The Eleventh Commandment


The Eleventh Commandment was a phrase used by Ronald Reagan during his 1966 campaign for Governor of California. The commandment reads: Thou shalt not speak ill of any fellow Republican.  As governor and as President, Reagan generally followed that commandment.  I respected him for it.

President Trump has thrown that rule of political conduct out the window.  He does not hesitate to attack any Republican governor, senator, representative, or any other party member who has the temerity to disagree with him.  I support President Trump, and I admire his strengths and accomplishments; but I disagree with his assaults on other Republicans.  It does not help him in achieving his goals, and the sometimes vicious nature of his attacks reflects poorly on his judgement.

Trump is not alone in violating Reagan’s commandment.  Right wing commentators are often guilty of the same offense.  For instance, Lou Dobbs frequently castigates Senator Lindsey Graham of South Carolina for failing to push investigations and being too considerate toward Democrat members of his committee.  More recently, Attorney General Barr incurred Dobbs’ wrath by saying that the Justice Department has not uncovered evidence of voter fraud of a magnitude that would overturn the election results.  Dobbs called Barr a fool or a liar – perhaps both.  Later, Barr indicated that the investigation was still continuing, but Dobbs failed to retract his scathing criticism of the AG.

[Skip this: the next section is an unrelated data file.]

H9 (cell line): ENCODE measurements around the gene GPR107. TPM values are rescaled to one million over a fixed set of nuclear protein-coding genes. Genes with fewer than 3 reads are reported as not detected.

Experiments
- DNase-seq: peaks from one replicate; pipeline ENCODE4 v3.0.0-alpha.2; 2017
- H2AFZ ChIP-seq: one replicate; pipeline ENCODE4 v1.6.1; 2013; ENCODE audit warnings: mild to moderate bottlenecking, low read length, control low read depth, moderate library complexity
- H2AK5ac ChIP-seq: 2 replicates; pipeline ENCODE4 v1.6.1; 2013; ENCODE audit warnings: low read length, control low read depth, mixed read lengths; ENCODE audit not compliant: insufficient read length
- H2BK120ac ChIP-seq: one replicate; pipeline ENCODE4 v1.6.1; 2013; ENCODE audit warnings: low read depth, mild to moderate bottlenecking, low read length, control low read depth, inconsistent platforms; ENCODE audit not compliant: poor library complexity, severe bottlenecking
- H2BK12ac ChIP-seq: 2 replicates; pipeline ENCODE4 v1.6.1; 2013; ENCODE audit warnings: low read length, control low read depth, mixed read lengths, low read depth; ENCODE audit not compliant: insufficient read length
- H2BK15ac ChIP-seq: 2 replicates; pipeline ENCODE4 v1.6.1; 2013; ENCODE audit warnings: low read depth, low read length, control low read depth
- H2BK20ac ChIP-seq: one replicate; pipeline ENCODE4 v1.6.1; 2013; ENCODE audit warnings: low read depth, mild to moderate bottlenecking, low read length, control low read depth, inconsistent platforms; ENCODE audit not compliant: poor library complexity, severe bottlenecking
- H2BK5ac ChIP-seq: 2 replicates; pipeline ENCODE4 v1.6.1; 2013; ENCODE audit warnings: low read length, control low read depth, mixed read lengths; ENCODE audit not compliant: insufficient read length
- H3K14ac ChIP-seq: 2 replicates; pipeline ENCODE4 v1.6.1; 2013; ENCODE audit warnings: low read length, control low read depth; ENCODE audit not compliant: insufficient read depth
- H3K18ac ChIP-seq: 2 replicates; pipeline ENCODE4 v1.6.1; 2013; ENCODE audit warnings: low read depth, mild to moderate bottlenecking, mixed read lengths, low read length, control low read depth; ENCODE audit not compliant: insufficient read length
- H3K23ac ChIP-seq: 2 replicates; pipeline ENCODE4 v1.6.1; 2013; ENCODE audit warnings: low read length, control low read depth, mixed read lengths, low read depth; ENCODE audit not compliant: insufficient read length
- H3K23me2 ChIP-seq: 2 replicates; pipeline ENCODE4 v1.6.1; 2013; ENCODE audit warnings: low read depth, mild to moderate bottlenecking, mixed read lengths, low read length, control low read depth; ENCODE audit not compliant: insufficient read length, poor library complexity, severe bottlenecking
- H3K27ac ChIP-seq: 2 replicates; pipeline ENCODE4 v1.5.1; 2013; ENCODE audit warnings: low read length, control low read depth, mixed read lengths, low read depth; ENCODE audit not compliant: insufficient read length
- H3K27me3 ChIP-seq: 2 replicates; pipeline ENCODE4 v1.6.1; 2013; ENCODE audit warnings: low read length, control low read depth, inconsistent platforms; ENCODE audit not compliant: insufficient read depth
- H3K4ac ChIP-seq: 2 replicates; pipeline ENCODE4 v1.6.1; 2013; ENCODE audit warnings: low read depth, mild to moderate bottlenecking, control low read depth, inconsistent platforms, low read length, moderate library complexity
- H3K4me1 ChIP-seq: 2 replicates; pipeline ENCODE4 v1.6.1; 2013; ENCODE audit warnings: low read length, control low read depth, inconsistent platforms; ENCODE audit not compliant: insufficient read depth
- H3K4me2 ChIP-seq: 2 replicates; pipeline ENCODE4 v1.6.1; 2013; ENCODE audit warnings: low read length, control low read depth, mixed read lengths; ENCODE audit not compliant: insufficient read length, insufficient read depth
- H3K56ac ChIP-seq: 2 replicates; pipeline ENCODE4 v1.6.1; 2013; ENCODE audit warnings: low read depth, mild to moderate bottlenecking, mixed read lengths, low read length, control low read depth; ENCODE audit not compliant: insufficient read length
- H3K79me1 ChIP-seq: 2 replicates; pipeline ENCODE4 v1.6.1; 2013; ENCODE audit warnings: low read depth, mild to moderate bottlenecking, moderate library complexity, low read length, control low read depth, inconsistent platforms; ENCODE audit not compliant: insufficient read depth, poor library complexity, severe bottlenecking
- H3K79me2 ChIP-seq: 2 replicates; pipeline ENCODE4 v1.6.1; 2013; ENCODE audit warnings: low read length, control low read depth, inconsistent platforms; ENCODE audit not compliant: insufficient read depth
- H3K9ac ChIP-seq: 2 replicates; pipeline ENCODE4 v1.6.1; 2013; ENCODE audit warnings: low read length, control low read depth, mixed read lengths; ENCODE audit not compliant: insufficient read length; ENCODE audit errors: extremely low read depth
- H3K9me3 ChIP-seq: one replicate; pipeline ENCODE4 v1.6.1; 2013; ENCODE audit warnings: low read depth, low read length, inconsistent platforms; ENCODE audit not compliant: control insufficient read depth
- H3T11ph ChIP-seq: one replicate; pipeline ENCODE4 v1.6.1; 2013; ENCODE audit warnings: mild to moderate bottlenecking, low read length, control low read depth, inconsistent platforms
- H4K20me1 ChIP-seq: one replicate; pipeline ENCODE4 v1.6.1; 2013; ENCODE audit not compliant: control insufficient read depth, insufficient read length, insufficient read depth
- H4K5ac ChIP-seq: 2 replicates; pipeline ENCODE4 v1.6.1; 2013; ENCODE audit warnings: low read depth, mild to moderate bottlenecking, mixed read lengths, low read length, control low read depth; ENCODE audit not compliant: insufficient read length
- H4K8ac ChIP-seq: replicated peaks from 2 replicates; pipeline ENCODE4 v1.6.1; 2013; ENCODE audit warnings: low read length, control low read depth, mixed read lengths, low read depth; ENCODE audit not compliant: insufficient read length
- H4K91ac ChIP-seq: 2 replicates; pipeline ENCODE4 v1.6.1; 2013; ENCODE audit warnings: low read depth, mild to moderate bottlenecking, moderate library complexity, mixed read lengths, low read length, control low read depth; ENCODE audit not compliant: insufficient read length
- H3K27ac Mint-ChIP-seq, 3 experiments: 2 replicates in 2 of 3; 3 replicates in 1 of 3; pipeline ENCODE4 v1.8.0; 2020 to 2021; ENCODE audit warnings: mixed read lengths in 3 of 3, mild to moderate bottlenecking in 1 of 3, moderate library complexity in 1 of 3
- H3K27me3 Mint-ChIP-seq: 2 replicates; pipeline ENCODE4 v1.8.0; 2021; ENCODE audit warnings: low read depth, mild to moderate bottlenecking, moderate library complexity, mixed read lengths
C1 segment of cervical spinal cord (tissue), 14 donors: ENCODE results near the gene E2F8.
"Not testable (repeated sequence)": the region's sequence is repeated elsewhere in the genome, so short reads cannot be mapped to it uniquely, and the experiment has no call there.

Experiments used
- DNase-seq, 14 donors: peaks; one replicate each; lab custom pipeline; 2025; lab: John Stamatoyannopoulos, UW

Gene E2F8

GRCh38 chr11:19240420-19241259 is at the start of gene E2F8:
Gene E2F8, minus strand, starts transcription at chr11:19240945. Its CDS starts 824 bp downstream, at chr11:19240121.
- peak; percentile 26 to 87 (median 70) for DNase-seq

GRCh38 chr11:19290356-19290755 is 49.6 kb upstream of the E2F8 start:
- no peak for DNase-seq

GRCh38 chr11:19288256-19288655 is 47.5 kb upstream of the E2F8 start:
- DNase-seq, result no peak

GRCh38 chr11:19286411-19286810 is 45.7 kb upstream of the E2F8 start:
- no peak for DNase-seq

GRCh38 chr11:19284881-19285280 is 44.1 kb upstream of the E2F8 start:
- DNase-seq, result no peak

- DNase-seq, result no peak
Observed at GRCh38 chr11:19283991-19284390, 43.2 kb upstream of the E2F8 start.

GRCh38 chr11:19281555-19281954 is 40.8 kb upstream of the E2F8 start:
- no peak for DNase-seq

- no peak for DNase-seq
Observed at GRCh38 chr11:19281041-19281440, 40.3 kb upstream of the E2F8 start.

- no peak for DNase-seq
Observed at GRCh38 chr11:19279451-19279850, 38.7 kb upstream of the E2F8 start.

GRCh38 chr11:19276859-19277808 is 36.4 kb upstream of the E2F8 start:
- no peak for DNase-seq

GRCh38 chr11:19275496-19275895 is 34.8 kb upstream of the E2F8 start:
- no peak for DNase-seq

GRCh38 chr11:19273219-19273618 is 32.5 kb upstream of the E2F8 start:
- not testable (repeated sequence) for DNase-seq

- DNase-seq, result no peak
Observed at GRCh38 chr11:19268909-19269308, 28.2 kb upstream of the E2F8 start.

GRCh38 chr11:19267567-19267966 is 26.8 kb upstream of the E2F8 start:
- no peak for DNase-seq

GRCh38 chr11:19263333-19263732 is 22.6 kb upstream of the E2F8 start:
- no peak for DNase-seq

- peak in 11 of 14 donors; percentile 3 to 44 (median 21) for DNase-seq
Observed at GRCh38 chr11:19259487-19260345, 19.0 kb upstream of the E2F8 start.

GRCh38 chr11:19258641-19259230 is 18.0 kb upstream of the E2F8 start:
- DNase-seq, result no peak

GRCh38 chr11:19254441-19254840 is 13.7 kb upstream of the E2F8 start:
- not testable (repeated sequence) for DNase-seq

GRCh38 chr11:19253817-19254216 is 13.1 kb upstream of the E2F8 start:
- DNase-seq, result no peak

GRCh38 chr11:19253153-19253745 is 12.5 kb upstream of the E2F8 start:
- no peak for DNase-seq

That is no way to keep an army of patriots together.  We cannot expect all fellow Republicans to think 100% as we do.  80% is surely good enough, and we can work to convince them of the other 20%.  I believe Lindsey Graham is a good senator, and we need him.  I also believe Barr is an honest man, a man of faith, and we want him on our side in this great battle for the soul of our country.

Do not allow extremists to tear our party apart.

Republicans fighting the good fight for liberty and justice must remember the famous aphorism,  In essentials, agreement.  In non-essentials, diversity.  In all things, unity!


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